One Man, Two Guvnors
seems a strange point of comparison for this interactive show from Belgian company Ontroerend Goed but something that marred that hit farce for me is also present here: Fake "spontaneous" audience interaction. Here it's the entire point of the show, as the title suggests this is going to be about the Audience
. After a funny little speech from one of the cast lecturing us on how we're supposed to behave in a theatre (I know this was a joke but I kinda wished every other show started like this, it might save some hassle) a cameraman pans over the audience and alights on people whose inner thoughts the actors (also seated in the crowd) narrate. The real point of the show starts when one of the actors stands up and begins to pick on a woman in the front row, making increasingly offensive comments and sexual demands. A point is presumably being made about us letting it happen but the trouble is how painfully obvious it is that she's a plant (as Richard and I were saying afterwards: A real
audience member would have at least started by trying to laugh it off, even if she found it uncomfortable; instead she looks on the verge of tears the second the camera turns on her.)
This problem infects the whole show: The four main actors identify themselves early on, but return to their seats and attempt to influence audience reaction as if part of them. We know it's not real, so even any impulse to play along for the fun of it is dampened by the sight of a company trying to have their cake and eat it. Although good within their assigned roles, the performers also feel unprepared for unexpected reactions, which you'd think would be a main concern in a show that invites them. (When narrating the audience's "thoughts" at the start, even something as simple as the chosen audience member picking his nose to get a laugh proved too much for them to integrate into their prepared script. A woman did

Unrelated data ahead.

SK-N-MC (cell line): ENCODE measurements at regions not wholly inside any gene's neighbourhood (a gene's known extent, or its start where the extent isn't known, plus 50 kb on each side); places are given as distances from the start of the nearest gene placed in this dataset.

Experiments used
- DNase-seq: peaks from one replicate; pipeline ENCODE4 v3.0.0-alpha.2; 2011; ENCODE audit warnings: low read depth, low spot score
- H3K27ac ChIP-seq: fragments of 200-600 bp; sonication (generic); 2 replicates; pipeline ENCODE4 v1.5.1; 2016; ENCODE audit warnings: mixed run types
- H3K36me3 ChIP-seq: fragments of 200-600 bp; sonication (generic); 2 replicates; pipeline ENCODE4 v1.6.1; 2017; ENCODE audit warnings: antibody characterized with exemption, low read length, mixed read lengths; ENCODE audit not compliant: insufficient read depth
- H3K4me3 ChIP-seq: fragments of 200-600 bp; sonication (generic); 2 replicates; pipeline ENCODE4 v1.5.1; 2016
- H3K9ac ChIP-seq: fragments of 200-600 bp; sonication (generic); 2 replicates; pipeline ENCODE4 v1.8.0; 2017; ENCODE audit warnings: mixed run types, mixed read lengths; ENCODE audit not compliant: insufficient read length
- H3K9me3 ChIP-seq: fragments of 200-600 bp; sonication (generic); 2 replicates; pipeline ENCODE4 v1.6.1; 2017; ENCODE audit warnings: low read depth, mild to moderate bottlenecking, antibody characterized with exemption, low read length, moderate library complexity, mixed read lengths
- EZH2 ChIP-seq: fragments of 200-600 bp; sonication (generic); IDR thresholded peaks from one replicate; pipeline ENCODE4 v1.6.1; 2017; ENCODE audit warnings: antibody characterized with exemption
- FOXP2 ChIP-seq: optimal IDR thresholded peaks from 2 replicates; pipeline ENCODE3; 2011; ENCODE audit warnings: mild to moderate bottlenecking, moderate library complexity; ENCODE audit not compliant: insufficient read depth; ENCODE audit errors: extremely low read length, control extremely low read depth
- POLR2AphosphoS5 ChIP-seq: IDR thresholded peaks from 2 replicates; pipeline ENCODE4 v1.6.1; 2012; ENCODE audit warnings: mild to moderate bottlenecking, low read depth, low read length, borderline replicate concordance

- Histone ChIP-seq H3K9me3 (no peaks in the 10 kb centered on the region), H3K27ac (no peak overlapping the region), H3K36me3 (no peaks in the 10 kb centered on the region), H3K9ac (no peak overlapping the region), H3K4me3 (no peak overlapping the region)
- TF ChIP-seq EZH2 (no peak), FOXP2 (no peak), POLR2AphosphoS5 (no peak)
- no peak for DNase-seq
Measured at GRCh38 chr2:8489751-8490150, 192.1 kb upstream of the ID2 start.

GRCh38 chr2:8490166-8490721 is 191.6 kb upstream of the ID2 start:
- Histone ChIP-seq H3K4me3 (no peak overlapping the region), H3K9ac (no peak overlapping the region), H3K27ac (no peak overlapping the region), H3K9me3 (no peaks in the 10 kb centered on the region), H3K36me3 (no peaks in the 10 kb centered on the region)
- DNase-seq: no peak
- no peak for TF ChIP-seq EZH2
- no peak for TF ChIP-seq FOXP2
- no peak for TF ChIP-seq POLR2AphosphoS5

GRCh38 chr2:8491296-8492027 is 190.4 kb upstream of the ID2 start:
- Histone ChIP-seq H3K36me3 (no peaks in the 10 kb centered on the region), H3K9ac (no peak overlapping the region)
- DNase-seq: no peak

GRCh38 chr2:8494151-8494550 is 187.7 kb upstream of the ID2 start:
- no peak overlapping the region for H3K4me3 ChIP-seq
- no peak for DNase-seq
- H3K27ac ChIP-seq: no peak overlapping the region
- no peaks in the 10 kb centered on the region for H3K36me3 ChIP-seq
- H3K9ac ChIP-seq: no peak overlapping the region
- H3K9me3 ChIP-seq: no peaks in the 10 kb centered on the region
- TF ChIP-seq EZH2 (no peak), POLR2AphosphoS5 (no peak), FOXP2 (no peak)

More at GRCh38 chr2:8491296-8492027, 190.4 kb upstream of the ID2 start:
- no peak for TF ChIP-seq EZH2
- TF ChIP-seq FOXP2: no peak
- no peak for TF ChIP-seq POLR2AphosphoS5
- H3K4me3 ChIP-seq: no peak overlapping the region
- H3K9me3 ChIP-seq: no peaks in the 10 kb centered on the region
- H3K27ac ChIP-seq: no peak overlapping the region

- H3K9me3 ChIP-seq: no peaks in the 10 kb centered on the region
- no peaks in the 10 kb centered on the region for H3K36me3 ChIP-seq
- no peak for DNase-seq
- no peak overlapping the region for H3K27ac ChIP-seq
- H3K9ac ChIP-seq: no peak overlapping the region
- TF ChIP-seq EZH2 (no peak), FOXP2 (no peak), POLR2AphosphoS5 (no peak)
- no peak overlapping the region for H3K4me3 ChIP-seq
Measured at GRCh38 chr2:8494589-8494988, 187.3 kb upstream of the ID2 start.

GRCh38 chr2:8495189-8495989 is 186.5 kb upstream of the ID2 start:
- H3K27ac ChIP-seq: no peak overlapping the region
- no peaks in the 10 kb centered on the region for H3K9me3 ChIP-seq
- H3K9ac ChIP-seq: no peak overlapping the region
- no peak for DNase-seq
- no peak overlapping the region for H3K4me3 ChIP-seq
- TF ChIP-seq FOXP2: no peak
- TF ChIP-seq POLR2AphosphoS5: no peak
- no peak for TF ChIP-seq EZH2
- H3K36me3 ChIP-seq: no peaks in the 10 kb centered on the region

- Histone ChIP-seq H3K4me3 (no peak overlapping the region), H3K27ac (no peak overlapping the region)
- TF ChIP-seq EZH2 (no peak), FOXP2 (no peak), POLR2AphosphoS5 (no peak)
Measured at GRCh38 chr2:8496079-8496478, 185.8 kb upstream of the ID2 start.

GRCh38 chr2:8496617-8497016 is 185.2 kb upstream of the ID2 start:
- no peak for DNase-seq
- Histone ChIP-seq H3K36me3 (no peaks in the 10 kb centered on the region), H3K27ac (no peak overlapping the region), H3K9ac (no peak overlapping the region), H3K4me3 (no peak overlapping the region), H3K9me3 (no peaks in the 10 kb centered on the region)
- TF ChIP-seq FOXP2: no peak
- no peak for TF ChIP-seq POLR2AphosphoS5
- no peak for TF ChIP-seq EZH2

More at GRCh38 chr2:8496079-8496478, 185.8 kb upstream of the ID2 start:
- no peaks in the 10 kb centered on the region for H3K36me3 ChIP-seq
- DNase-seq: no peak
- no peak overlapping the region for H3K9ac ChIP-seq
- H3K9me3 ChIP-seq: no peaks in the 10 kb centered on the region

comment about the treatment of the plant in the front row, and the actors later had to pretend she hadn't.) I'll make concessions for the cast being Belgian (though their English is excellent and their accents not strong at all) but you shouldn't court audience interaction if you can't handle it.
The publicity has a lot of positive buzz from the Edinburgh Festival (which must be a much tamer event than when I was last there if this stuff's shocking them) with rapturous reviews¹ and claims of the stage being invaded by irate audience members. You should always take publicity with a pinch of salt but here what's disappointing isn't that they fail to be as daring as they claim, but that they don't even seem to try. The idea of examining group reactions and suggestibility is worth exploring but Ontroerend Goed don't make much effort to do so for real. There's a few fun moments at least - I liked an actor reaching for a rosary when Khia's "My Neck, My Back" is played. And there's a cute actor in the company who takes his shirt off and briefly bares his arse, thus continuing Richard's extraordinarily high record of accompanying me to shows that feature some degree of male nudity.Audience
by Ontroerend Goed is booking until the 7th of January at Soho Theatre.
¹even before seeing the show I was amused by the Lyn Gardner quote they chose for their posters: "A must-see. You can’t have an opinion until you’ve experienced it." Which, if you think about it, is true of anything